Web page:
On Monday, Hans von Spakovsky, President Bush’s controversial nominee to the Federal Election Commission, released a case study for the Heritage Foundation that examines the legal arguments surrounding Indiana’s harsh voter-identification law.
We have to admit that publishing a document calling for harsher ballot restrictions when his position on that particular issue is precisely what has held up his confirmation in the Senate for so long is a bit cheeky. But pushing our appreciation of irony aside, we also must point out that the arguments he makes in this article, specifically regarding the current Supreme Court case challenging the legality of the Indiana voter-ID law, raise serious questions about his judgment.
Mr. von Spakovsky argues that the potential for disenfranchisement by the Indiana voter-ID law is vastly overstated and asserts that instances of voter-impersonation are both well documented and pose a serious threat to the sanctity of our elections. Not to impugn his analysis, but there must be more efficient ways of rigging an election than sending individuals from one polling place to another to cast one fraudulent ballot at a time. Is this really the most serious threat facing the legitimacy of our democracy? Call us crazy, but we think that the government should have irrefutable evidence of significant fraud before it starts limiting the ability of citizens to cast their ballot – especially when those limitations have a disproportionate effect on certain communities.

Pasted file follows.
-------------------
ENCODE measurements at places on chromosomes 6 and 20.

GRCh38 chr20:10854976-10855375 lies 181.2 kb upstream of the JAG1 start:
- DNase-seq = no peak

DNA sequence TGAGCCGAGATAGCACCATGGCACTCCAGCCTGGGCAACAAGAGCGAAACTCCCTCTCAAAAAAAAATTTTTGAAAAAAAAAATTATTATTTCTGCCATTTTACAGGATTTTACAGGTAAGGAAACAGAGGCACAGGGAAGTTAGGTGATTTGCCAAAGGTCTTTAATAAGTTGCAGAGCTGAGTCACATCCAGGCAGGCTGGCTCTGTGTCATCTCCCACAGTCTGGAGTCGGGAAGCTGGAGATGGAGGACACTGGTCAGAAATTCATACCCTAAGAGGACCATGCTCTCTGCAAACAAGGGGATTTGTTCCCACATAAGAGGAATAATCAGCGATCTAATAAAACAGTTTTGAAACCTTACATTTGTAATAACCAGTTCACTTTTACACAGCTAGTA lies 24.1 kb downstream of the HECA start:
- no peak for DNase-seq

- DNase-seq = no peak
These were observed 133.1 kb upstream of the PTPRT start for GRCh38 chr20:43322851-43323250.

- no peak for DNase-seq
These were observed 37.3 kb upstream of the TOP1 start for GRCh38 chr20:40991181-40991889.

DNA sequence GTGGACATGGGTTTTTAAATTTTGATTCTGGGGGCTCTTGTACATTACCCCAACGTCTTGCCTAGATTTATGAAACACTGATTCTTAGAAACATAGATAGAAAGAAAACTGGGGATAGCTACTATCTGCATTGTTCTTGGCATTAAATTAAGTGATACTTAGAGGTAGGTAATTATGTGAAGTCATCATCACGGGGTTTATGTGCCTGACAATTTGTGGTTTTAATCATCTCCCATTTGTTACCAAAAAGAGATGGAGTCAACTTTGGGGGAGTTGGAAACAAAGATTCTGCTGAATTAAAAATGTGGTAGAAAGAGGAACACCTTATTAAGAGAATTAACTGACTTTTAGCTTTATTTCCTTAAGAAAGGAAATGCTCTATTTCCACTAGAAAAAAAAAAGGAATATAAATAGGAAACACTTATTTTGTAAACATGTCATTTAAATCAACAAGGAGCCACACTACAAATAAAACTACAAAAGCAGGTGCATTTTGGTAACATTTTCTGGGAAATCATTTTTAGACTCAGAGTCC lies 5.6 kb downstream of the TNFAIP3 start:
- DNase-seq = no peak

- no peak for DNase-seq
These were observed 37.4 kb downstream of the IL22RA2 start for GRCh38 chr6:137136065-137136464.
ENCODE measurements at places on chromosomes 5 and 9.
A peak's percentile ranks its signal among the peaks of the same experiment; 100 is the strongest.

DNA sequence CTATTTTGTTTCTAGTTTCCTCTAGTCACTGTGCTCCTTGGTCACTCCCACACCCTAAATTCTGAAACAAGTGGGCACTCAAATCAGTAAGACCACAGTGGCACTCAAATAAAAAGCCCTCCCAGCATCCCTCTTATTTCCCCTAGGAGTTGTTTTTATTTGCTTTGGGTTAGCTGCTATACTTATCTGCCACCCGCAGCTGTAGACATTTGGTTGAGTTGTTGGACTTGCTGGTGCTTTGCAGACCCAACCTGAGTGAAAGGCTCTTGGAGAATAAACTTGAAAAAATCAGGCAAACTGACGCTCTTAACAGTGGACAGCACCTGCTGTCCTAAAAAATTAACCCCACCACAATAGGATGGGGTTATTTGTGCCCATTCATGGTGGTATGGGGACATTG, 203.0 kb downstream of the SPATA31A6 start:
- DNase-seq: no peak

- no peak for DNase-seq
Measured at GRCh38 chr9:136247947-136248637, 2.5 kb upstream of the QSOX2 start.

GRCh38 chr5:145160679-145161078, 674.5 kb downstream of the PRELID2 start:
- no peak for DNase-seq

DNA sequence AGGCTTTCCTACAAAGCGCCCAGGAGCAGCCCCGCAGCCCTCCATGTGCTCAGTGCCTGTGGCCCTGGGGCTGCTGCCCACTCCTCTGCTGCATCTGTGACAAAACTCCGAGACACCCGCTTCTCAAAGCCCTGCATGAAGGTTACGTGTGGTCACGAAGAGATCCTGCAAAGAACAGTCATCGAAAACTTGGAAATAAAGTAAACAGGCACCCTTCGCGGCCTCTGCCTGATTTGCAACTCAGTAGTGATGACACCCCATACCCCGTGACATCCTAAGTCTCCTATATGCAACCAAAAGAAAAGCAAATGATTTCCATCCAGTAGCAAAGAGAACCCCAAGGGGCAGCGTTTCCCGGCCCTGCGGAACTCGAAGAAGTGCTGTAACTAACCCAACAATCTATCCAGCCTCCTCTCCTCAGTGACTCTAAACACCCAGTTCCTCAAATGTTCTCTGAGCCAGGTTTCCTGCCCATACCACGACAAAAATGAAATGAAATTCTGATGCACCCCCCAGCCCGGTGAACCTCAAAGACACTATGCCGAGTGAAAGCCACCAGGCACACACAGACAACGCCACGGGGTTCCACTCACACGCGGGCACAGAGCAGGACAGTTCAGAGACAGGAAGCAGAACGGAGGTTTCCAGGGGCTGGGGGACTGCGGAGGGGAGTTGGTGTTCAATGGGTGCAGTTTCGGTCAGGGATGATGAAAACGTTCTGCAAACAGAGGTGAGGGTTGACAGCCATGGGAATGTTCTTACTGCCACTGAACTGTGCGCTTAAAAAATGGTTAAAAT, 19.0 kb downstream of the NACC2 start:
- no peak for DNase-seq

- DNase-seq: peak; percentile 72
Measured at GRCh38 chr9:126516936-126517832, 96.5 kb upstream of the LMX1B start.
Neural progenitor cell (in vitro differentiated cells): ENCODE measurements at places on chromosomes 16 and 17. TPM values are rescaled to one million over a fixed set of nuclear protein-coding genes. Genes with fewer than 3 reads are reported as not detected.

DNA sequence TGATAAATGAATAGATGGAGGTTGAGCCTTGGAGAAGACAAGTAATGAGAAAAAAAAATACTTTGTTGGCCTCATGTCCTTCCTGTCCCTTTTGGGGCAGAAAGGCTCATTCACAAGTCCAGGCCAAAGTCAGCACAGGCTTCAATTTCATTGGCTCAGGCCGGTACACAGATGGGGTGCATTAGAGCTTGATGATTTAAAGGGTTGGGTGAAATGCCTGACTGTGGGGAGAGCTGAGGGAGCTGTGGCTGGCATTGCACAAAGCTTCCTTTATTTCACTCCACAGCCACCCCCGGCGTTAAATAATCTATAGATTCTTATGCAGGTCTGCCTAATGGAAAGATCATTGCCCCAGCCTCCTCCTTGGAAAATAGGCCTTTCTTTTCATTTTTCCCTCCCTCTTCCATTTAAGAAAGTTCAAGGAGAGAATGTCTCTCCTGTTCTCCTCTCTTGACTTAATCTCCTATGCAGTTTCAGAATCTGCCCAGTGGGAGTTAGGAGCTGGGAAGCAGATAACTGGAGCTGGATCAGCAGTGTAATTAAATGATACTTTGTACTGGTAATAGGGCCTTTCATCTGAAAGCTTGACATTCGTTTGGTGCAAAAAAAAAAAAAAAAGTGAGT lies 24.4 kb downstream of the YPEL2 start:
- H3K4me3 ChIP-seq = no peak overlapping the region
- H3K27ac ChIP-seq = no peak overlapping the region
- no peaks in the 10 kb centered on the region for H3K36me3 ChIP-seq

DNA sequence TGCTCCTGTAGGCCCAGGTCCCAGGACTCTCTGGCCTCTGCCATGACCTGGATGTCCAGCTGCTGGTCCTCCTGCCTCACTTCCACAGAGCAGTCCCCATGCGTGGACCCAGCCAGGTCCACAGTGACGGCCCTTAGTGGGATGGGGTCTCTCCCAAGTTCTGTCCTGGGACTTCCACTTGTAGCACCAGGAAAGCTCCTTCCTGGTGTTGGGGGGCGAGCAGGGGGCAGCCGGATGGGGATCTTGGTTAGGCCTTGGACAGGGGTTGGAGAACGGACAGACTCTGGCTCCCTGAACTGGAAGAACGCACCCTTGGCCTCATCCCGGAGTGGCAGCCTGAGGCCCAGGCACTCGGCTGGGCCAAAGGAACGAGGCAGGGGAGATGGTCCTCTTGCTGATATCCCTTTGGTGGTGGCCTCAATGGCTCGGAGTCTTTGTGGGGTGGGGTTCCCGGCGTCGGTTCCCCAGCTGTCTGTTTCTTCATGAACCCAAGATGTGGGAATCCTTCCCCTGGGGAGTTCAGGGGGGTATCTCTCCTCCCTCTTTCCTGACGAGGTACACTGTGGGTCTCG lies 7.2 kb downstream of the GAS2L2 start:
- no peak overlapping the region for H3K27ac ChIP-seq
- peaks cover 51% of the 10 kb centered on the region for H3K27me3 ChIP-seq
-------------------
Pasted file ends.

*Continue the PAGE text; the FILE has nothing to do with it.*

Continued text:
While there may not be much proof that in-person voter fraud is particularly problematic, there is plenty of evidence that the Indiana law severely limits the ability of minority and disabled citizens to exercise their constitutional right to participate in elections. Even Congresswoman Julia Carson, the former representative from Indianapolis, was turned away from the polls in 2006 because the congressional ID card that she presented at the poll did not contain her photo. Apparently Indiana’s law doesn’t just restrict the ability of minorities and the disabled to vote, but members of Congress as well! Now, if Mr. von Spakovsky had an explanation for that, we’d love to hear it.
While the FEC doesn’t directly hear cases that deal with voting rights, the message that Mr. von Spakovsky’s nomination sends is certainly a deliberate one. The Bush administration has repeatedly nominated people for high-level positions who are hostile to voters’ rights – first to the judiciary, then to the Justice Department and now to the Federal Election Commission. The Senate should have the courage to stand up and say, "Enough is enough."